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Archive for the ‘psychiatry’ Category

I’ve had an article published today in the Medical Journal of Australia called Doctors and writing: stranger than fiction? It’s available here on eMJA, but it does have a paywall so is only for subscribers unfortunately. It’s in the paper version too which may be more readily accessible, especially to those of you in the medical field.

It’s been quiet here otherwise, but I should be more active soon. I’ve been trying to write the first draft of my second novel, and also been busy organising a new website which will be coming soon. On top of that, I’ve been a bit sick as I’m pregnant with my third child! I’ll post details of the new website when it’s available.

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You may have seen some recent media reports into the phenomenon of ‘internet addiction’ in young people. Dr Philip Tam, who has previously written a guest post on this blog on the topic of overuse of the internet, has launched a new website NIIRA with his colleagues to promote discussion, debate and dissemination of topics related to the internet and wellbeing. 

You can find lots of information there, including an article that I wrote, The Internet and Creative Writing: Opportunities and Challenges.

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I have just read an amazing short memoir called ‘Last-Ditch Attempt’ by Rebecca Epstein in Griffith Review. From her bio, Rebecca is a Masters student (in non fiction writing) at Iowa State University, and she also has Bipolar Disorder.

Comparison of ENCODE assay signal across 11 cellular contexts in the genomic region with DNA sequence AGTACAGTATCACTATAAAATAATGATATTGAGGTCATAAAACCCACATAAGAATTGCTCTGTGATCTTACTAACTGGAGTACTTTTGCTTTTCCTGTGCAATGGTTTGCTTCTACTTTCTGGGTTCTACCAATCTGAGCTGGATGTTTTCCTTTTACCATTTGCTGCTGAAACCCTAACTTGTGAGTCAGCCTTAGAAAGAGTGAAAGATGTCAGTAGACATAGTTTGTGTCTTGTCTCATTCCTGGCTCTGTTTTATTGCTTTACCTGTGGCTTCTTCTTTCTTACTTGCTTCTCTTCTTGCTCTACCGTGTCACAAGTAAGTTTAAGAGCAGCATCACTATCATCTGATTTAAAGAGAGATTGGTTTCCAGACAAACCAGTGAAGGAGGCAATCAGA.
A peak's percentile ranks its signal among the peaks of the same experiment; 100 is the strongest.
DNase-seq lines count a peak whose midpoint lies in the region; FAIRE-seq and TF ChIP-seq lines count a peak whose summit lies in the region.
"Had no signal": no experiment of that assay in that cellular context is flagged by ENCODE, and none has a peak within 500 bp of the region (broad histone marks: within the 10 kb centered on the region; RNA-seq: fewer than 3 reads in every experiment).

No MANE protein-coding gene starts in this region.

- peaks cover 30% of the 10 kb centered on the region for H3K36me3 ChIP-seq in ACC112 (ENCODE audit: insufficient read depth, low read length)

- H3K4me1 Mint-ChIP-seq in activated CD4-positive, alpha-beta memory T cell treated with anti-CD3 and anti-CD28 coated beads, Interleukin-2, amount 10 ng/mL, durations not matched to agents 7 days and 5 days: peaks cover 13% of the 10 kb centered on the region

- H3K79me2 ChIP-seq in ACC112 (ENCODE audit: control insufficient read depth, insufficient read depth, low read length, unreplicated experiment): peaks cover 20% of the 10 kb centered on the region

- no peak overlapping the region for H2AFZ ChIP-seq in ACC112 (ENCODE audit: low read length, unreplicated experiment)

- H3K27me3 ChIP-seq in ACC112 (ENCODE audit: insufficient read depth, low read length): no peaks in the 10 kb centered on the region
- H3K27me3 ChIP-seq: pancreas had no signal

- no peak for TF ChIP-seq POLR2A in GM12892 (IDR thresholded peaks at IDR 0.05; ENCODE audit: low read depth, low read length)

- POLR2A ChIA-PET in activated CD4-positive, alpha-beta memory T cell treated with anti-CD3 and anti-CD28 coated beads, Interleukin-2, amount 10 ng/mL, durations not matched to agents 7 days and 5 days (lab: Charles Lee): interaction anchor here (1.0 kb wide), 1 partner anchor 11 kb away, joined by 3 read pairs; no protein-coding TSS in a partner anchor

In this memoir, Rebecca describes her mental illness beginning in her teens, and how it was eventually diagnosed in her early adulthood. It not only includes vivid descriptions of how it feels to her to be hypomanic and manic, but also shows glimpses of her experience of the medical system: her psychiatrist, hospitalisation, and being both on and off medication. She writes beautifully, and given that she wrote at least some of it in a hypomanic state, the writing at times reflects the thought disorder and pressure of someone whose mood is elevated.

This is the best piece of writing I’ve come across that helps to capture the experience of mania and you can read it online here, or in print in GriffthREVIEW33 ‘Such is Life’.

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The following is a guest post by Nadia Jones. Nadia’s daughter experienced her first episode of mental illness while she was living away from home at University, leaving Nadia to have to try and manage this from afar. She has written below about her own advice to any other parents who worry about their child’s mental  health when they are away from home. She writes:

 

“For many parents, worrying about their children, especially when they move away from home for the first time, it is natural. Of course, there are many specific things that parents worry about concerning their college-bound students, but perhaps the most worrisome for those who have a family history of mental health disorders is that big changes—moving away to experience a lack of structure for the first time–could cause stresses that later manifest into full-blown disorders. This was my experience with one of my children, who was eventually diagnosed with bipolar disorder but had shown no signs of the disorder prior to college. Here are a few of my tips for maintaining your child’s mental health when he or she no longer lives with you.

1.     Be communicative without being overbearing.

When I first began attending college, my parents called me every day, but we never had substantive conversations. It was more of an exercise in “checking up” on me and a way to assuage their empty nest syndrome. Of course, you will want to call all the time, but it is much more effective to call your child every few days and have longer, more substantive conversations in which you can extract how they are really managing the transition. Since your child is experiencing independence for the first time, she will likely be less receptive to your communication if you call too often.

2.     Get to know your child’s friends.